Thursday, December 31, 2009

THE INVENTION OF THE JEWISH PEOPLE by Shlomo Sand is reviewed by Ricki Hollander for CAMERA. Not surprisingly, she doesn't like it. Excerpts:
When it comes to undermining the legitimacy of the Jewish state, there is no thesis too absurd to be published. In fact, one can assume that any book attacking the idea of Jewish nationalism will gain a following (and even garner awards), regardless of how preposterous the underlying thesis.

Such is the case with "The Invention of the Jewish People," a book by Shlomo Sand who teaches French history at Tel Aviv University. The thesis: There is no such thing as a Jewish people; today's Jews have no connection to biblical Israelites or to Jews who inhabited Israel during the time of the Second Temple; rather, they are descended from disparate groups of people who converted to Judaism and had no ties to the land of Israel. Conversely, there was no exile of Jews from the land of Israel; most Jews remained in the land, converted to Islam and were the progenitors of present-day Palestinians.

Sand acknowledges his mission is to prove invalid the foundation of Zionism – the idea of a Jewish state built on a Jewish ancestral homeland — and to promote instead the idea of a single non-Jewish state of Arabs and Jews. His qualifications for this project lie – not in Jewish history scholarship (his field is French nationalism and cinema), but – in his communist, anti-nationalist and anti-Zionist background and politics (which he proudly mentions in the book's preface). His thesis whereby Arabs – and not Jews– are the rightful inheritors of the land provides the support for his political argument.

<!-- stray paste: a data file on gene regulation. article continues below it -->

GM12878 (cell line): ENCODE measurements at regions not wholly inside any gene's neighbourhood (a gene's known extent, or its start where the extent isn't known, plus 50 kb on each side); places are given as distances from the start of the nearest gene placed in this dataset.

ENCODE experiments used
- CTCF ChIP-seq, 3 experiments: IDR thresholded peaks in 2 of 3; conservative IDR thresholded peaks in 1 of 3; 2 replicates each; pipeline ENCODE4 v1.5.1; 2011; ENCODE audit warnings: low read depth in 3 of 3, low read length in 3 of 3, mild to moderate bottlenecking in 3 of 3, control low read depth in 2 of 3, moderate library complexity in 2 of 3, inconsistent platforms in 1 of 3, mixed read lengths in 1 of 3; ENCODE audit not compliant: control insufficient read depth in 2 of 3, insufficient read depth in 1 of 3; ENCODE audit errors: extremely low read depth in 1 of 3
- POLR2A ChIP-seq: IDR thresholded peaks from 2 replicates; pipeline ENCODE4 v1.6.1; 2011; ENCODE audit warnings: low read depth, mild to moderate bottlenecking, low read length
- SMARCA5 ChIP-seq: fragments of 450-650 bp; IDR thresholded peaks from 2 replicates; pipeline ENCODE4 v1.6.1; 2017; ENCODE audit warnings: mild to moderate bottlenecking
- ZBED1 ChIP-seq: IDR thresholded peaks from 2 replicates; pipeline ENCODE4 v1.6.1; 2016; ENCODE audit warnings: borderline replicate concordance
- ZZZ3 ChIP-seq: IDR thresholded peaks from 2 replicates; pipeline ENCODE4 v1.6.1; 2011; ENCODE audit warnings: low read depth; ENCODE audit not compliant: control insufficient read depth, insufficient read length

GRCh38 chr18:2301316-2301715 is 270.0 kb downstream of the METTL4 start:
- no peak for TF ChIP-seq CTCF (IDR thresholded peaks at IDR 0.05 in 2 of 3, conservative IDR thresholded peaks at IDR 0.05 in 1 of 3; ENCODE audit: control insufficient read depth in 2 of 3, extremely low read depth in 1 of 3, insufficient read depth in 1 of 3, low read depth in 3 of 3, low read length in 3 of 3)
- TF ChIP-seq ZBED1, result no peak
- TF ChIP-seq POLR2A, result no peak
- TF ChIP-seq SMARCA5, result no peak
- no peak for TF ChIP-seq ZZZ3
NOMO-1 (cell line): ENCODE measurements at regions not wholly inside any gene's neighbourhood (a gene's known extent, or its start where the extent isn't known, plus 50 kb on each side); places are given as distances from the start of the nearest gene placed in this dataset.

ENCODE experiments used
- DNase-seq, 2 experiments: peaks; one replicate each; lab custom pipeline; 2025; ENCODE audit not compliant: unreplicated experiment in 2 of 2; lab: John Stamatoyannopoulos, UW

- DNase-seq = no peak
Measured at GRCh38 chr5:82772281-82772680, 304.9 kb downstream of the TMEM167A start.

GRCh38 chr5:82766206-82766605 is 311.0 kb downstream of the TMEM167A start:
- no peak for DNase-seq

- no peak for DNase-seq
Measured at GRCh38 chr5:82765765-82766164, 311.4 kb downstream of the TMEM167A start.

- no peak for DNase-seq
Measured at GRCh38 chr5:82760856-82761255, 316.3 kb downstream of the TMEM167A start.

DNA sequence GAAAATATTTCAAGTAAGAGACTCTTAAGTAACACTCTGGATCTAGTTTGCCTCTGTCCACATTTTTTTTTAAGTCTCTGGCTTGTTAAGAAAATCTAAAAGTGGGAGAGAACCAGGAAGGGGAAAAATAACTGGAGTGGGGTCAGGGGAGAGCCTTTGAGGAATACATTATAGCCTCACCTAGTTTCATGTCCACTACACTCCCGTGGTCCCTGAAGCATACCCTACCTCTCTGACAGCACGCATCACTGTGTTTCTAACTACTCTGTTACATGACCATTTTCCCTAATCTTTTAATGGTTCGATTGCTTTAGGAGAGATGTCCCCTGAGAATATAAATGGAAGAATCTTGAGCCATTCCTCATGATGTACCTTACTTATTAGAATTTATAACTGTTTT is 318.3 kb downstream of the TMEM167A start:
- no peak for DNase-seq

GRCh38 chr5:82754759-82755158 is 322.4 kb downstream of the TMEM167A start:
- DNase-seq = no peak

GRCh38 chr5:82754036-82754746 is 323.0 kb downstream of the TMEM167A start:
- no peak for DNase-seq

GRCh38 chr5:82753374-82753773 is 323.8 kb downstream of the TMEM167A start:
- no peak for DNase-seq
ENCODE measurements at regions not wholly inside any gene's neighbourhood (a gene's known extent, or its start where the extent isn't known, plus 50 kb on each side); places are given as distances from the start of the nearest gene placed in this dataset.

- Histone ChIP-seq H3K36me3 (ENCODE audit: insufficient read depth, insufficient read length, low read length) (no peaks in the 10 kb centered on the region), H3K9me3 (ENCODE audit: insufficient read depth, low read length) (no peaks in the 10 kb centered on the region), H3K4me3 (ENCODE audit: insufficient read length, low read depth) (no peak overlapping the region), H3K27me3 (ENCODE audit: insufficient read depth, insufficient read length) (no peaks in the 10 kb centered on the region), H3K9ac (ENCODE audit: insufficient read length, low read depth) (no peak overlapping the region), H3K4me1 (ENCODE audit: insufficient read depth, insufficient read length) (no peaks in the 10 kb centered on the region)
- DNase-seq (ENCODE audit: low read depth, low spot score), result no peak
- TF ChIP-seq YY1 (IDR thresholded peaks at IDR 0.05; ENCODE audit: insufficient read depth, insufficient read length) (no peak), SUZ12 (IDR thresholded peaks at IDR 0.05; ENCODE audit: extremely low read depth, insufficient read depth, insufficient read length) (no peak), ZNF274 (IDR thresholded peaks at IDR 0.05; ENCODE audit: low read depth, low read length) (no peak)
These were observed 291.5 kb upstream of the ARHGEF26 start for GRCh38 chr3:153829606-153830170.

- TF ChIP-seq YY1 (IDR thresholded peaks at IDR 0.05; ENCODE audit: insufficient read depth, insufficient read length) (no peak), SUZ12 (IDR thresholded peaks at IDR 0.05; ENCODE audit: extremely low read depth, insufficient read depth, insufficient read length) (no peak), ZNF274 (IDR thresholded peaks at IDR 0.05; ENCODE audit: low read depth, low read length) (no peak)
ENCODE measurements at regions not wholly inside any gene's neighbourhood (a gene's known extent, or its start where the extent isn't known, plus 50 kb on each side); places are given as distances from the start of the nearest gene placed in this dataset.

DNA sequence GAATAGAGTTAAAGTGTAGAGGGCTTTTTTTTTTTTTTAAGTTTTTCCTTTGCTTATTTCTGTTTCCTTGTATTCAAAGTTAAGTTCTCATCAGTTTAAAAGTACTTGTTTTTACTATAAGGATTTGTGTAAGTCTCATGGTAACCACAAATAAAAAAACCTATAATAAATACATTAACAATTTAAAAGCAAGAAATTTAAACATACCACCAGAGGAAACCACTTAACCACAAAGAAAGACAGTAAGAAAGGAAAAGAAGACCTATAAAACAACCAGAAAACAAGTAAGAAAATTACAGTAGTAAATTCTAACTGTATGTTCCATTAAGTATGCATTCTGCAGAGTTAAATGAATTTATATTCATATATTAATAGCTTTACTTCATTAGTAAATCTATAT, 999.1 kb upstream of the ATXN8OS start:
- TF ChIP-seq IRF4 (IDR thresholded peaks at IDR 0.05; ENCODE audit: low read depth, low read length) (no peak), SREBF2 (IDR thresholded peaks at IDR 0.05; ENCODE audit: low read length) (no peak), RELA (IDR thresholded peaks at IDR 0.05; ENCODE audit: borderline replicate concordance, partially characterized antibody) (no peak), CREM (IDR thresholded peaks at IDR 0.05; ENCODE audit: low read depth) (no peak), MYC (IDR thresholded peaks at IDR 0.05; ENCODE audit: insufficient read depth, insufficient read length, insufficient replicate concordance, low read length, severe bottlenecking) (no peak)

Sand is unable to adequately explain away this longstanding belief in a common heritage, or the writings, prayers, practices,, customs and rituals which form the essence of a Jewish national consciousness. He feebly attempts to dismiss them as inconsequential, religious practices and the bible as a "marginal" book of fairy tales. But by pretending that a true national consciousness arose only as a result of recent historians who "invented" the concept of a Jewish people, Sand essentially ignores everything that Jews believed in before that. It is just such a longstanding, shared consciousness (even among those who are not religiously observant) that forms the core of nationhood. The very fact that for thousands of years, Jews shared the same bonds to the land of Israel and regarded themselves — and others regarded them — as a people, itself invalidates Sand's contentions to the contrary. Unable to dismiss this salient fact, Sand involves himself with irrelevant, meaningless arguments, however false.

More reviews here.